As the project progresses, the project’s scope can be further decomposed and a better cost estimate can be developed. Accordingly, the approved baseline budget will be decomposed and the budget cost for the detailed scope of work will replace the summary budget cost. For example, the budget cost for Substructure “A” will be replaced with the budget cost for Standard Foundations “A1010”, Slab on Grade “A1020”, Basement Excavation “A2010” and Basement Walls “A2020”. This adjustment to the project budget will be carried out using the PMWeb Budget Request module. The adjustment which will be posted as “Revised Budget” will have an overall value equal to “Zero”, since the summary level 1 will be replaced by the detailed level 3.
Similar to the budget module, supportive documents will be attached to the budget request as well as relevant PMWeb records and imported emails can be also linked. In addition, the workflow will be assigned to the budget request to formalize the review and approval process.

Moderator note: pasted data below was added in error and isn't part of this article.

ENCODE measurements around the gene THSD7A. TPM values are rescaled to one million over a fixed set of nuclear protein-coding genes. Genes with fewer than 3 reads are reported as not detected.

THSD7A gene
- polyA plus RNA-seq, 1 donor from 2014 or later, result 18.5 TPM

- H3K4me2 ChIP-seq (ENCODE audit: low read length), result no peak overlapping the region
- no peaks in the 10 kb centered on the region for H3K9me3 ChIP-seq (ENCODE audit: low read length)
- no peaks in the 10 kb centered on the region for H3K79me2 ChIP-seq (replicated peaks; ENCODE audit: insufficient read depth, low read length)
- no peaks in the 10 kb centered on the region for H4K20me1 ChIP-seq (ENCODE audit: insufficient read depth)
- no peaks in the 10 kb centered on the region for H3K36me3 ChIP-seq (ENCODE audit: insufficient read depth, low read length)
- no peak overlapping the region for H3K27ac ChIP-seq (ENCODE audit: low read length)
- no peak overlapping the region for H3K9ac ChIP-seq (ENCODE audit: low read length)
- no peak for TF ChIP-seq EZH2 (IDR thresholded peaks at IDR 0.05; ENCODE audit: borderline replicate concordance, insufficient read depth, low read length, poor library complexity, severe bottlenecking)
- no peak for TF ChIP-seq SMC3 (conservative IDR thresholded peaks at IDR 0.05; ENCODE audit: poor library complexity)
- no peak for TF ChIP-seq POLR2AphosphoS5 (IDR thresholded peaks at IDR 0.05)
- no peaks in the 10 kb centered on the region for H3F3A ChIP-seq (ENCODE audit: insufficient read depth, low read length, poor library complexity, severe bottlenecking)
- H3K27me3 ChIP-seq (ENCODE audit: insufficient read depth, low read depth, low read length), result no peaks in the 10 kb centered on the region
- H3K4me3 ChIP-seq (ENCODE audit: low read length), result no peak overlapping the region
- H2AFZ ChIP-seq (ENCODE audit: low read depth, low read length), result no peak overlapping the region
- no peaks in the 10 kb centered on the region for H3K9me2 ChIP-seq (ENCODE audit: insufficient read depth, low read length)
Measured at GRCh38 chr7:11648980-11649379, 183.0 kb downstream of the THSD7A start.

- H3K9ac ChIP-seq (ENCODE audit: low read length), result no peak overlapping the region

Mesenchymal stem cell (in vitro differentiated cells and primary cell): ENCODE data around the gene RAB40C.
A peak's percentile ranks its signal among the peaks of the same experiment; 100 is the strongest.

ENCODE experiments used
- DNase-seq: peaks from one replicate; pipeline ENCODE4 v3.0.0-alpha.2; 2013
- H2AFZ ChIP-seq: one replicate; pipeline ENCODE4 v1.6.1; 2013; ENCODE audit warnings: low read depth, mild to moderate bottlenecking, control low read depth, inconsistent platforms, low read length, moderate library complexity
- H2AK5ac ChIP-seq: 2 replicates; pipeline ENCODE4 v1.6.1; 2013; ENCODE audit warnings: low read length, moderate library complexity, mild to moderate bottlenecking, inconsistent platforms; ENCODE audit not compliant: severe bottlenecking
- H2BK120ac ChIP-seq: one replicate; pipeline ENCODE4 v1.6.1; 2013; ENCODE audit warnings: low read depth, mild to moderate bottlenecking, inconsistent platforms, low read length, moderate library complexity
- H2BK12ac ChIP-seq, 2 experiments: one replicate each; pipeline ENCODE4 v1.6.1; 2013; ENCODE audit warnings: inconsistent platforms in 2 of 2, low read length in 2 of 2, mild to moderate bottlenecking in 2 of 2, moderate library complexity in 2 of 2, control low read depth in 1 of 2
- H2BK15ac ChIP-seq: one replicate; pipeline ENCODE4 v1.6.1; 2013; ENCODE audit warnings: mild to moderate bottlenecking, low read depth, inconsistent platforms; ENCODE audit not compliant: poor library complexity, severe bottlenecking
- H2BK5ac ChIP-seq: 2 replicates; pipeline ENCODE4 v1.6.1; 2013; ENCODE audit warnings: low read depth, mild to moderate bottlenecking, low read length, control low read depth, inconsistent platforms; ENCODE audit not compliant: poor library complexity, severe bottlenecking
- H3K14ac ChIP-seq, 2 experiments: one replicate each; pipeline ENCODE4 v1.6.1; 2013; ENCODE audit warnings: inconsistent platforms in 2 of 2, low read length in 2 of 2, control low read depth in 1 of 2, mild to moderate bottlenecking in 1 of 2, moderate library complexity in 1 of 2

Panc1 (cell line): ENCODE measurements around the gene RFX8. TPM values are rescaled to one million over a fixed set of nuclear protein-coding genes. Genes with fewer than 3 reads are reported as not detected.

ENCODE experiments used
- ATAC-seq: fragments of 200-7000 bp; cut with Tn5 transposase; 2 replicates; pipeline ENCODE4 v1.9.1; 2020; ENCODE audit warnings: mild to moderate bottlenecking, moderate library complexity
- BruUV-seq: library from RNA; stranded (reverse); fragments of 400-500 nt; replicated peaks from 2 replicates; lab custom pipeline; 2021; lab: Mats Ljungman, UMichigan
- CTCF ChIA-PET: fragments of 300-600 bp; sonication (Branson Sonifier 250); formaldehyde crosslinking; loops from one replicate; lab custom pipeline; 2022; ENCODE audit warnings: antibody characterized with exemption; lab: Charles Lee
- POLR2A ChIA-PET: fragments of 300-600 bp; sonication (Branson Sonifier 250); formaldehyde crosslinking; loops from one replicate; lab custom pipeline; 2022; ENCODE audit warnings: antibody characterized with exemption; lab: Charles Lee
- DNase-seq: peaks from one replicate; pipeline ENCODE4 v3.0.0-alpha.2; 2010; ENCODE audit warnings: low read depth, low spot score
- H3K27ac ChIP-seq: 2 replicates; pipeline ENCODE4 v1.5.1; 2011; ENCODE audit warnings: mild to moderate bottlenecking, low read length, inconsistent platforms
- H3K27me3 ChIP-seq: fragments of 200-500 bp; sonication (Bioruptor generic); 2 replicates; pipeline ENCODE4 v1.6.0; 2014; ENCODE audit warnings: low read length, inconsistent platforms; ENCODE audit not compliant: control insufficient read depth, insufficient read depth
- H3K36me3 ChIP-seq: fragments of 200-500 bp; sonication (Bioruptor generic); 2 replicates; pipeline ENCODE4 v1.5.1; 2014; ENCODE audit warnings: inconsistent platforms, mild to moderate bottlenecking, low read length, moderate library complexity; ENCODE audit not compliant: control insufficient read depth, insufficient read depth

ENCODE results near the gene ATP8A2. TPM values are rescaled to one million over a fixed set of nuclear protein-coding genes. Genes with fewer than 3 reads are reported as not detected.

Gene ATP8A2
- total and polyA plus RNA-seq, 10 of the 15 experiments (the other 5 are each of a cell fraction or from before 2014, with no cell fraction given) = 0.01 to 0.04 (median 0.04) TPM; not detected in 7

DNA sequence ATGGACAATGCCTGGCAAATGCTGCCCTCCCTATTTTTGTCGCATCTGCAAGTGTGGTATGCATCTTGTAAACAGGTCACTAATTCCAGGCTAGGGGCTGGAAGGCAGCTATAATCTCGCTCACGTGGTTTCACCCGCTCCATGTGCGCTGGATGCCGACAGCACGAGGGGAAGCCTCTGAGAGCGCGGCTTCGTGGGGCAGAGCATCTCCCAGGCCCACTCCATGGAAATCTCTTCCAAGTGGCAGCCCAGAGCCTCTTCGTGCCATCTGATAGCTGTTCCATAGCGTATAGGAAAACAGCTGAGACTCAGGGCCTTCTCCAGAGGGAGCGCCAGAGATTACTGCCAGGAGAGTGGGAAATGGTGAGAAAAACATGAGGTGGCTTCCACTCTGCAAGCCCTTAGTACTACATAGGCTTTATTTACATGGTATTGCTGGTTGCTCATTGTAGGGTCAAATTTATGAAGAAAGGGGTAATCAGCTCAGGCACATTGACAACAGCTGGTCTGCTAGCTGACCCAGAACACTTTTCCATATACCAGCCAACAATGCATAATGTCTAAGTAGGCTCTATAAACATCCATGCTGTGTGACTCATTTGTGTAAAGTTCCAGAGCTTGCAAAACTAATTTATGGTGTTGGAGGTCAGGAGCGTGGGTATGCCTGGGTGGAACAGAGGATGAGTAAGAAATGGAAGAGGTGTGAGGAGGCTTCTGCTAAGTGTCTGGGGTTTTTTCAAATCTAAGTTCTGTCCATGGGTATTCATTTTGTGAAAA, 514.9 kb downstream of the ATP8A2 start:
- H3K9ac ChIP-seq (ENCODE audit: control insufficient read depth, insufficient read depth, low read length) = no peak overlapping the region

The process of project budget elaboration will continue to be carried out as the scope of work gets decomposed by developing the project design. Usually, the last progressive elaboration will be the Bill of Quantity or Schedule of Values line items for which contractors will be asked to bid on. For example, the budget cost Standard Foundations “A1010” will be detailed into Corner Spread Footings, 400K, soil cap 6 KSF, 8′-6″ sq X 27″ d “A101001”, Exterior Spread Footings, 500K, soil cap 6 KSF, 9′-6″ sq X 30″ d “A101002”, Interior Spread Footings, 800K, soil cap 6 KSF, 12′-0″ sq X 37″ d “A101003”, Strip Footing, Load 11.1 KLF, 24″ wide X 12″deep Reinf “A101004” and Foundation Underdrain, outside and inside, PVC, 4″ Dia “A101005”. A similar approach will be completed for all other Substructure budget items. Again, all supportive documents will be attached to the budget request as well as relevant PMWeb records and imported emails can be also linked. In addition, the workflow will be assigned to the budget request to formalize the review and approval process.